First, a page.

Tire Bead Goop

To my way of thinking, what passes for grass in your neck of the woods, is, in reality, a low growing mix of palm fronds and cacti. Gerry :-)} London, Canada

Reply to
Gerald Miller
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Those needles would puncture large truck tires as well. Some were just shy of 2" long, and they could go through the tread or the sidewalls.

The last flat I had on a wheelbarrow had already had a tube installed, but the old tire was so dried out that I couldn't get the bad tube out. I had two bad tires on a garden cart with 3/4" hubs. I made a new 5/8" axle and slipped it into a piece of thin walled pipe to make it fit the old mounts. They wanted more for a pair of new tires than a new cart cost.

Reply to
Michael A. Terrell

A half hour south of here it's short grass and cacti. The only palm fronds are from trees that were planted. I lived in lake county for about 10 years, and had the fun of keeping them from growing im my driveway.

Palm trees aren't native to this part of the state. Oaks and pine trees along with real dirt and grass are common, though. Ask Karl. He stopped by for a short visit on his way south of here.

Reply to
Michael A. Terrell
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And one style of cactus which was around where I grew up I called "watch-out cactus" because the needles had a dry husk on them, and when you pulled a needle out of self, the husk stayed around nearly forever in your skin. The husk could provide a continuing path of air through the walls of the tire and tube.

If anyone really knows the name of that cactus (insanely branching and re-branching bits about the diameter of a pencil or a bit fatter), I would love to have identification. This was in South Texas, sort of between San Antonio and Laredo, FWIW.

Enjoy, DoN.

Reply to
DoN. Nichols

See if you recognize it here.

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Reply to
aasberry

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DoN, among those links that I looked at, the bottom 2 pictures on appear to have lots of thin branching parts. However, the range map seems to show only a small patch near Sanderson or Marathon (north of Big Bend) so there may be better matches for what you remember. Eg, range of Pencil Cactus seems to include Laredo: (but it doesn't seem to do much branching).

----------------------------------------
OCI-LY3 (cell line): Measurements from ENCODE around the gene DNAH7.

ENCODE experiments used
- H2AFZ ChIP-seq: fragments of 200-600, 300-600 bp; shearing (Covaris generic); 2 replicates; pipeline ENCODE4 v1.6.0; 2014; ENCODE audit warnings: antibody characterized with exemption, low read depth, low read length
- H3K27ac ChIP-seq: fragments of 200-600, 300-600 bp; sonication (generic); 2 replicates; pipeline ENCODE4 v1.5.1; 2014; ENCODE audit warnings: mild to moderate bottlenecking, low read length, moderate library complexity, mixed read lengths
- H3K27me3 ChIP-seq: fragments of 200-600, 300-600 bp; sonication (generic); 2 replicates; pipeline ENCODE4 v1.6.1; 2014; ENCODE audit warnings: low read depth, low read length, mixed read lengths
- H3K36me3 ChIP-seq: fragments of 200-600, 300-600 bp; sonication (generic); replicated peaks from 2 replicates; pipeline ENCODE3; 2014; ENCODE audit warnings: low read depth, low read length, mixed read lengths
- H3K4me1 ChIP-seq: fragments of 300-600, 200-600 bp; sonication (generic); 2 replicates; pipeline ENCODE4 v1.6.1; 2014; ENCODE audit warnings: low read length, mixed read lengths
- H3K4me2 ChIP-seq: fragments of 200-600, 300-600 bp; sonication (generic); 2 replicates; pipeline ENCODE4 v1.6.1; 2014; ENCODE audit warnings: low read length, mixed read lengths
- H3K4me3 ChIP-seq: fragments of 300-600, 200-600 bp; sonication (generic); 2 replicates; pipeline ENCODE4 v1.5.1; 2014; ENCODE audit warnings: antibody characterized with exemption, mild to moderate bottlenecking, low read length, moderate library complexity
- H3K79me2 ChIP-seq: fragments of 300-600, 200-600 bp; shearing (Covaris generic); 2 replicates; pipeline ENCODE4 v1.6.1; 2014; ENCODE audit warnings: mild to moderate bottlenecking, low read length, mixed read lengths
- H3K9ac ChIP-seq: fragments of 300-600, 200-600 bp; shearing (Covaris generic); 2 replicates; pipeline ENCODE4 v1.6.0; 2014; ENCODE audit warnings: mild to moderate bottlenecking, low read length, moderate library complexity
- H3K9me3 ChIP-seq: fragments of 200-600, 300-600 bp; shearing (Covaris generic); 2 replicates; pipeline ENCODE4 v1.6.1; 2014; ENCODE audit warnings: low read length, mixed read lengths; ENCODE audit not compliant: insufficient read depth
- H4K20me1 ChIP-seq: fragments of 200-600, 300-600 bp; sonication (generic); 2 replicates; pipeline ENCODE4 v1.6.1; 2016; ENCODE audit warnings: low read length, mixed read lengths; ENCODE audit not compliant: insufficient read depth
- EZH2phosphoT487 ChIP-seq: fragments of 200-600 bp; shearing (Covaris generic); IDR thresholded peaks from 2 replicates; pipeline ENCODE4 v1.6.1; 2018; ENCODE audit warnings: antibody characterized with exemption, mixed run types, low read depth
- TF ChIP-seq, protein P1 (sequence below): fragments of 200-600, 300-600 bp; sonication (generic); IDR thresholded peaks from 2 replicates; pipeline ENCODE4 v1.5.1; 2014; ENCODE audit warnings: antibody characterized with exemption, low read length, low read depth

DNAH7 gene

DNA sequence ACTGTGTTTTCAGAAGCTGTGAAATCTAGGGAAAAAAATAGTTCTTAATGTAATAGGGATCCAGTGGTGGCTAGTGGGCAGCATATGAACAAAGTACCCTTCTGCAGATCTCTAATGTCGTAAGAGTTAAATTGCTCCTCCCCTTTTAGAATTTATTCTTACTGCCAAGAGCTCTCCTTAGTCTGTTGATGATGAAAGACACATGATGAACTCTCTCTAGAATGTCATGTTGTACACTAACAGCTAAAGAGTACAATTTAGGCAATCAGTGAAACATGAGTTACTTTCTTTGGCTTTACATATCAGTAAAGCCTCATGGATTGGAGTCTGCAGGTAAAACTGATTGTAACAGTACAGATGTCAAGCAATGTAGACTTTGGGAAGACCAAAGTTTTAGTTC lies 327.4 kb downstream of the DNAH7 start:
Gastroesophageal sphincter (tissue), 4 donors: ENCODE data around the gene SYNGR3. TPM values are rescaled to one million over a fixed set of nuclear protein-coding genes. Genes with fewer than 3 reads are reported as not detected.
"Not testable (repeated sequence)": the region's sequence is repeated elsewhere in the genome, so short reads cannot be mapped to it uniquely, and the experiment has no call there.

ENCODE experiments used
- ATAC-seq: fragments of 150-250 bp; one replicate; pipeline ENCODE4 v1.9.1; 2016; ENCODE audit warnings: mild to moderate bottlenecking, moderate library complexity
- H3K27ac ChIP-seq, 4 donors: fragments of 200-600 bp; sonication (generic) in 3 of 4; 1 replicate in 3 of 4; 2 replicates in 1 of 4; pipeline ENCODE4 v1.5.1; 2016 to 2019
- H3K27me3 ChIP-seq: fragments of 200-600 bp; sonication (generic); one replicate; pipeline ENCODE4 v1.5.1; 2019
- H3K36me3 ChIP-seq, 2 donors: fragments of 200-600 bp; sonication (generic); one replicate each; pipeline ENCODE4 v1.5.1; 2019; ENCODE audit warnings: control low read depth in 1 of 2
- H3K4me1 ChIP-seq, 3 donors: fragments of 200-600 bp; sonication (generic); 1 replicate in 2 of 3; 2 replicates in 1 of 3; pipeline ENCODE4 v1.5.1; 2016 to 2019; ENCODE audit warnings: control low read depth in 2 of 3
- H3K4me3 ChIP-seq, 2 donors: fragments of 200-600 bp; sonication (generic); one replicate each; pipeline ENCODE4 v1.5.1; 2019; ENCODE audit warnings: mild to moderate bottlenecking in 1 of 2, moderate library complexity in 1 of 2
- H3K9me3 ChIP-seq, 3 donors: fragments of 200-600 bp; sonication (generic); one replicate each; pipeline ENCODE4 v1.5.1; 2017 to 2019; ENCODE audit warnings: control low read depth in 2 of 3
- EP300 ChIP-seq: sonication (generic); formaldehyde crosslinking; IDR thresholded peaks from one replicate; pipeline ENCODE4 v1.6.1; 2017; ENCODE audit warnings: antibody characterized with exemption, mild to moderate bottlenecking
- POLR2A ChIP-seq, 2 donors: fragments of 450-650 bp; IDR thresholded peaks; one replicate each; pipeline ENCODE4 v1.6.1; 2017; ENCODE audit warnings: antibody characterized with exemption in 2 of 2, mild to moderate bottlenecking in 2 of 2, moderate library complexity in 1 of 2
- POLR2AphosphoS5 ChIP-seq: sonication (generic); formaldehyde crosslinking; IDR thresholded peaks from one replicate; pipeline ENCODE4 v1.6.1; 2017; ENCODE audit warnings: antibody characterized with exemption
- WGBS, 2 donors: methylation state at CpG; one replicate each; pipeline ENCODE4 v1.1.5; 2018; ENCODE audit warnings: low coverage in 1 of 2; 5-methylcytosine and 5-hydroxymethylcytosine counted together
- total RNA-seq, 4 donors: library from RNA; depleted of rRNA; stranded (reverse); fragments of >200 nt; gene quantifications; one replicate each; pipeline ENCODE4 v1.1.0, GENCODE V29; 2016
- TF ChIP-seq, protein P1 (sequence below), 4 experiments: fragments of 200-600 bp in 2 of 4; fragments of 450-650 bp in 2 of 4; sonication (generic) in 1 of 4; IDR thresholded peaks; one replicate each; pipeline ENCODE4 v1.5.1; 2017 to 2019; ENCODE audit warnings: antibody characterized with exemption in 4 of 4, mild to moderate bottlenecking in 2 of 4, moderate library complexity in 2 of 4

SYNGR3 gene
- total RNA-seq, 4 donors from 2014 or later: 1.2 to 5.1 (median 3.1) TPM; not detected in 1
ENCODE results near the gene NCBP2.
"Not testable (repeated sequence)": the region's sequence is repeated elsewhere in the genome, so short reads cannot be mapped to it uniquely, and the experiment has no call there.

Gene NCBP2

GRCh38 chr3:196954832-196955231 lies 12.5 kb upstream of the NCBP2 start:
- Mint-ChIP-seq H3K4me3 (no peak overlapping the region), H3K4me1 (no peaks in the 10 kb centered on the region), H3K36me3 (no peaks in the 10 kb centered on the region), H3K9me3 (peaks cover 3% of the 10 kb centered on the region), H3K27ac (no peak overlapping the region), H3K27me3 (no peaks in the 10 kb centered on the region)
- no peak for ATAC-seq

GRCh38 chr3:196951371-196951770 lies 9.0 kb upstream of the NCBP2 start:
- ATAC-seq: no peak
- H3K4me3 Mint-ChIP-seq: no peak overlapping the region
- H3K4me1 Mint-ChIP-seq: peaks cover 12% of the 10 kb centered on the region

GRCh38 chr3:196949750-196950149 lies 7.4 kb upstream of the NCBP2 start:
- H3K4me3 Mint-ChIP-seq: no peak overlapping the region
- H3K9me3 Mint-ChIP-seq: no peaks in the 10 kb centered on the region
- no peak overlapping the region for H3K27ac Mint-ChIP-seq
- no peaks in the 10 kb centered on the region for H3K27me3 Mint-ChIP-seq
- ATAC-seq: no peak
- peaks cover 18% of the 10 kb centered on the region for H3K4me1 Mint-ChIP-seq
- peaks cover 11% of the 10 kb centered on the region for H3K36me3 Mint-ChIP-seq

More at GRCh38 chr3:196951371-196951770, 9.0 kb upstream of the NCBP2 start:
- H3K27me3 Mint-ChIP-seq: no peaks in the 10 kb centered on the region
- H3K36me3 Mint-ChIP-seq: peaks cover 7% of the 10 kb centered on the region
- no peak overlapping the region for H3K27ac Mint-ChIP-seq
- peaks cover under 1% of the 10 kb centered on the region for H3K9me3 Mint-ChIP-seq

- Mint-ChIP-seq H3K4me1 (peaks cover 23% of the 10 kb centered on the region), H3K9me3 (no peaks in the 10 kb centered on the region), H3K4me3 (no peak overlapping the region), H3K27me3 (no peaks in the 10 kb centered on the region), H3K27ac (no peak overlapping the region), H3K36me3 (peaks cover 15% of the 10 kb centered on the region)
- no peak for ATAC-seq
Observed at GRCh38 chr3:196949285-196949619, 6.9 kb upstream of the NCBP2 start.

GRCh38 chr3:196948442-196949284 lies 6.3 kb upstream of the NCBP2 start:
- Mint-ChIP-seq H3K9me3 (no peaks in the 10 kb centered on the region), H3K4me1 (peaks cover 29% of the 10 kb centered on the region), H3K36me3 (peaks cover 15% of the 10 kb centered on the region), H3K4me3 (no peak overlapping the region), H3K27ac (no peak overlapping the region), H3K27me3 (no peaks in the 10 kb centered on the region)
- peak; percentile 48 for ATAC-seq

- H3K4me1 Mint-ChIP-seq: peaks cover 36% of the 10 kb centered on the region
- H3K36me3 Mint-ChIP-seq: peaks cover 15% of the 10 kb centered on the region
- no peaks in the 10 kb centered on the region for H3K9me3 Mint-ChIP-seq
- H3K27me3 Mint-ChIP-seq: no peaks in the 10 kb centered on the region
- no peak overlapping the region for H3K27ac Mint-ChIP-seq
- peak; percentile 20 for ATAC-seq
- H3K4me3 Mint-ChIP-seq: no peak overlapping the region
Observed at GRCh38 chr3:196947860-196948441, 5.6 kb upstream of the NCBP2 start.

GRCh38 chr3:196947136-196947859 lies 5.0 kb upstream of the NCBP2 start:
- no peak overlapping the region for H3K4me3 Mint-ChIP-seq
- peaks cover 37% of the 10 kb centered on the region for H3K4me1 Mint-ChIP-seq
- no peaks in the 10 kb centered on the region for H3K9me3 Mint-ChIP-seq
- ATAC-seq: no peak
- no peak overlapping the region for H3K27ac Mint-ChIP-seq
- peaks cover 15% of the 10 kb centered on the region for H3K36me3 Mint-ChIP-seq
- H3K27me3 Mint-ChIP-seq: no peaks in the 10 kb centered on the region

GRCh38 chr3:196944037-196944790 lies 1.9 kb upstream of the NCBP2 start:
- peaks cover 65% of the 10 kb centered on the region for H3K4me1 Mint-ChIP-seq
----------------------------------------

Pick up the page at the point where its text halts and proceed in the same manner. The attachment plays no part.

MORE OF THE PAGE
Reply to
James Waldby

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Hmm -- a wonderful resource, but I've checked most of them now with little luck. The closest is:

Opuntia (Cylindropuntia) imbricata (Tree Cholla)

but the stems are too fat, and it is shown only well North of where I saw these.

Most of the cacti on the left-hand side of the page were low balls and pincushions. This grew at least five feet high. Most of what gets near that high is the Prickley pear varieties.

The interesting thing is that none of the photos which I noticed were taken in LaSalle County, which is where these were. An un-documented species, perhaps? (Maybe he has just not visited LaSalle County yet. :-)

Thanks much, DoN.

Reply to
DoN. Nichols

Caltrop cactus? ;-)

Cheers! Rich

Reply to
Rich Grise

I believe those are only found in LEO county, California.

-- Happiness comes of the capacity to feel deeply, to enjoy simply, to think freely, to risk life, to be needed. -- Storm Jameson

Reply to
Larry Jaques

Way too low. Think at least shoulder height, where you could accidentally brush against it if you were not observant. :-) It would go about four or five inches, then branch -- repeatedly. I don't remember the parts near the ground being fatter -- but they really must have been to support the load of all the branches.

Nope! Not at all. and the thorns should have a length about three to four times the diameter of the stem.

I think that I'll try to contact him, and suggest that he visit LaSalle county. It *may* be that this never develops photogenic blossoms, which seems to be the primary focus of the web site. :-) I know that *I* never saw the blossoms -- but there were times of the year when I was less likely to go into the place where I knew some were.

O.K. I just sent him an e-mail. We'll see what comes of it.

Thanks much, DoN.

Reply to
DoN. Nichols

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